Tuesday, December 27, 2011
- The regulatory environment is making it almost impossible for community banks to survive. In a recent article in The Baltimore Sun, Anita Newcomb, a noted community bank consultant, notes that regulatory changes may make it impossible for banks of less than $500 million in assets to survive. In my opinion, this is too low. I think banks need to be of a sufficient size, at least $1 billion in assets, to have the scale to compete and comply with the requirements.
- The primary competitors for many community banks, credit unions, have an unfair advantage. It used to be that credit unions served very specific groups of constituents, like a single employer for example, providing savings and loan products exclusively to them and enjoying the status of non-profits. Now, many CU's have no such restrictions and yet continue to pay no taxes and a much less stringent regulatory environment.
- I believe one of the biggest challenges they face is one of identity. What does a community bank mean, anyway? For customers, their local branch is their community bank. Just like the local Home Depot. Sure, the name over the door has changed a number of times, but many of the people who've waited on you are still there. And now, with all the electronic delivery options, how many people really need a local branch at all? Open your account, get your direct deposit set up and you are good to go.
With all that said, I do think there is a need for community banks. They need to focus on the value they bring to the community. During the recent financial crisis, many small businesses found themselves scrambling for financing when the large banks abruptly pulled their credit lines. A local banker, with roots in the community, is more inclined to work with these customers because they understand the market and know their customer. It's where having local decision makers can really make a big difference. So let's not write the obituary for the community bank just yet.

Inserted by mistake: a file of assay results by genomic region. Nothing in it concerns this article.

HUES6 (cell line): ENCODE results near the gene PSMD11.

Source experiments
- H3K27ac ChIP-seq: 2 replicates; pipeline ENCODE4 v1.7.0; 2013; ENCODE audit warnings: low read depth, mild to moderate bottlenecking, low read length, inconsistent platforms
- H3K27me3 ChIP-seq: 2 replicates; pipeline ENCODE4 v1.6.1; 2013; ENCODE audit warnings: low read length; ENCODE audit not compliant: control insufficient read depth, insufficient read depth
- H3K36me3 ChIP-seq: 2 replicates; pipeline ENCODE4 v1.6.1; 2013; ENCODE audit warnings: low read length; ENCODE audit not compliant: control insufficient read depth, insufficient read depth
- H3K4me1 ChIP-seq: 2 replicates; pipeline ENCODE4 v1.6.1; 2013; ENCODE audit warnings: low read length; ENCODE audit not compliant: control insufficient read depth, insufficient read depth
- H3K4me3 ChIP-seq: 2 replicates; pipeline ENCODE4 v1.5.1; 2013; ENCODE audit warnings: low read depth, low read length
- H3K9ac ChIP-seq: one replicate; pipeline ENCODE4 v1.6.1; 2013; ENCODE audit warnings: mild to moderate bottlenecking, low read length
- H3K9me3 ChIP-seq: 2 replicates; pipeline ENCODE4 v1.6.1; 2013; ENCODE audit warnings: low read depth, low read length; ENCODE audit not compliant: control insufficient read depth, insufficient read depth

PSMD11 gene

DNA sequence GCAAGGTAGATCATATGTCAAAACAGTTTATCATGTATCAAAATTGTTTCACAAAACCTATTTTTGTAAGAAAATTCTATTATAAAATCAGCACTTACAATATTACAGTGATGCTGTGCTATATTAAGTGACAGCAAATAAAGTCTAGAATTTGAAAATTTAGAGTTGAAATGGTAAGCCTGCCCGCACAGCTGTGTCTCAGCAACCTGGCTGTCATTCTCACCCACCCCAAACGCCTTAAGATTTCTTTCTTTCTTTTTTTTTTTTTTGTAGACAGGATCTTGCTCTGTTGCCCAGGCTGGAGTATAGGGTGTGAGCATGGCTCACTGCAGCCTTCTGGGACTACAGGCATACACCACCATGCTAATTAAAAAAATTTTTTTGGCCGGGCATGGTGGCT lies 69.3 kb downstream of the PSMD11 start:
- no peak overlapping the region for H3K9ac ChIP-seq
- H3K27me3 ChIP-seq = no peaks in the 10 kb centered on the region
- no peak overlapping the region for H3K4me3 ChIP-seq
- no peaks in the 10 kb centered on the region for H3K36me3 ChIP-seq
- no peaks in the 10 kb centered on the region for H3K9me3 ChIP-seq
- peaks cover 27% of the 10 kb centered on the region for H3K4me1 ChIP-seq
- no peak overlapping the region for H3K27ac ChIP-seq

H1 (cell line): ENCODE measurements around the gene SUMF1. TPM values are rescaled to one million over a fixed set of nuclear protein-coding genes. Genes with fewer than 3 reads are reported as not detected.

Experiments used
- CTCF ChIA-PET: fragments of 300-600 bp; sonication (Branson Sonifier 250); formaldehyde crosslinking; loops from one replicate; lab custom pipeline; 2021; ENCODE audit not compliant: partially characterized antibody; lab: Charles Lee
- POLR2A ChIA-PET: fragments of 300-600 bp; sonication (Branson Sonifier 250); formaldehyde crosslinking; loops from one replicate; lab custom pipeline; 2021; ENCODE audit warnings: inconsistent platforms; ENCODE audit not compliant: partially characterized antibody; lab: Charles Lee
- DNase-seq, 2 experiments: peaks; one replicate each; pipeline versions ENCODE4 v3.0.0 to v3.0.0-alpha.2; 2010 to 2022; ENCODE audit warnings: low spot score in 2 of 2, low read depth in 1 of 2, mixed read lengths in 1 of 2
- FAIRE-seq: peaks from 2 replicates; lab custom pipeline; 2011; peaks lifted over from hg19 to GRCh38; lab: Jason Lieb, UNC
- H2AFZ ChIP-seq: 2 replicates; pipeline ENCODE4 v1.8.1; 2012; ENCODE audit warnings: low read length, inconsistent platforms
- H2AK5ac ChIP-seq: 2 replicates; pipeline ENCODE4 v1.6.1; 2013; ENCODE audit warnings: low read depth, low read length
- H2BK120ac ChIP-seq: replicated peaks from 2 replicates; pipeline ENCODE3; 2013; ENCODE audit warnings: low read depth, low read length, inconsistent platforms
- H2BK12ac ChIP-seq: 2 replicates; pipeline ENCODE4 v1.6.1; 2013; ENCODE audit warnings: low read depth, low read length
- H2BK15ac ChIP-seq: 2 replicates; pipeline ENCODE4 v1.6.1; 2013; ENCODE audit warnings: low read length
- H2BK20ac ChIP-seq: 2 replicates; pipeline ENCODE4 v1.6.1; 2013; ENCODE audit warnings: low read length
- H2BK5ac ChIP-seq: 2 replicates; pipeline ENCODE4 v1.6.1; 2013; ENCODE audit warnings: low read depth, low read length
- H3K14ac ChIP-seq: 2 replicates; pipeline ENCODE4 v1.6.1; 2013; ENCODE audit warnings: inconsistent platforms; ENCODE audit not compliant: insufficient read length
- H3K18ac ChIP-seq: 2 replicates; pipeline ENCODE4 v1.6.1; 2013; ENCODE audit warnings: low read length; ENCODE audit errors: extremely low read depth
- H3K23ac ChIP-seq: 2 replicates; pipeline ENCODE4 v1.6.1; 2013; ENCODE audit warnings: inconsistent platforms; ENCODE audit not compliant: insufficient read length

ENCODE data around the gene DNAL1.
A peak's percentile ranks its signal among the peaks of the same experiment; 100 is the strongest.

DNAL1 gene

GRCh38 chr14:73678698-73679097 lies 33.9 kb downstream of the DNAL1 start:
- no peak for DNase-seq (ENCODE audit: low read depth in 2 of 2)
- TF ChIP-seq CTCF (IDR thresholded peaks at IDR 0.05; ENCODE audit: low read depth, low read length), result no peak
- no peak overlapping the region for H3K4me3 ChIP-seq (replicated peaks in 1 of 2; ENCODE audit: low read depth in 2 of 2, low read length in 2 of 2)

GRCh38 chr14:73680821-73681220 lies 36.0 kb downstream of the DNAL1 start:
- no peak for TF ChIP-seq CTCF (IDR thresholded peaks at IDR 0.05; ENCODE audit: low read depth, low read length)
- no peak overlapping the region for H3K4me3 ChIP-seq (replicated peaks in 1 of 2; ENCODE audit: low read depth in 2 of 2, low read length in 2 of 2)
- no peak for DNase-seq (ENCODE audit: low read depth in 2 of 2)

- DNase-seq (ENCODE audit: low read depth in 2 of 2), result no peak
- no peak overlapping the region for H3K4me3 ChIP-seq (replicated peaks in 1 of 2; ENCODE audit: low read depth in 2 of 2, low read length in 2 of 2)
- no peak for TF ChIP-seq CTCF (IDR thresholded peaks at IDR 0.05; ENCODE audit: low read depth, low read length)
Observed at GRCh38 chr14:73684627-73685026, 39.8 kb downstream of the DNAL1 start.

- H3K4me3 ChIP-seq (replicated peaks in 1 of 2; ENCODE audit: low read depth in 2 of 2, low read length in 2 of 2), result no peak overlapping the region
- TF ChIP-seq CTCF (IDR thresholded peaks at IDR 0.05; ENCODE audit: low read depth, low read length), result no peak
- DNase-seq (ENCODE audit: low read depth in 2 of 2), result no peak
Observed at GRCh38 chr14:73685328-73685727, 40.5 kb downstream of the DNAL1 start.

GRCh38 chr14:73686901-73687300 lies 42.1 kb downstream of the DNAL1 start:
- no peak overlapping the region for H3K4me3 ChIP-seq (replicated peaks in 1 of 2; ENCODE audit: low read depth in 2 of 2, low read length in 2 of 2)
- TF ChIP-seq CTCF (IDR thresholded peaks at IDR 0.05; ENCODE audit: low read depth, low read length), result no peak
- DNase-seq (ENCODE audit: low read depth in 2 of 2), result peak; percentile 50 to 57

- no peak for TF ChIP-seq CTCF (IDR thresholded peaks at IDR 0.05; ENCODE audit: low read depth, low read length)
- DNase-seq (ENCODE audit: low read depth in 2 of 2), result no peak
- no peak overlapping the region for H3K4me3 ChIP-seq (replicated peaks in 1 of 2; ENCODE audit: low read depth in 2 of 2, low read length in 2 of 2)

Tuesday, November 1, 2011
What is so fascinating is how much of an impact social media had on these decisions. For example, there was a young woman in D.C. who started a petition on a website, change.org, to "Tell Bank of America: No $5 Debit Card Fees." She's gathered over 300,000 signatures supporting her cause.
There have been thousands of Twitter comments and blog posts expressing outrage over the proposed fee from BOA. One recent post is a pretty good example (with a Halloween theme): ShooterOneSix "What's difference between a vampire & Bank of America? The vampire is only after your blood while BoA wants to suck your CASH too!#ows #p2." It has even spawned a Bank Transfer Day on November 5th when big bank customers are encouraged to move their accounts to a local credit union. Again, this has been spread through social media channels with incredible velocity.
So what's the lesson here? There are many, of course. One that immediately comes to mind is think before you act. While it may sound good sitting around a boardroom and crunching the numbers, this plan should never had made the light of day. If these banks had engaged their customers in a dialogue beforehand, I'm quite sure they would have seen the negative impact immediately. Remember, social media is a two way street. Now they have yet another publicity nightmare to clean up.
Wednesday, October 5, 2011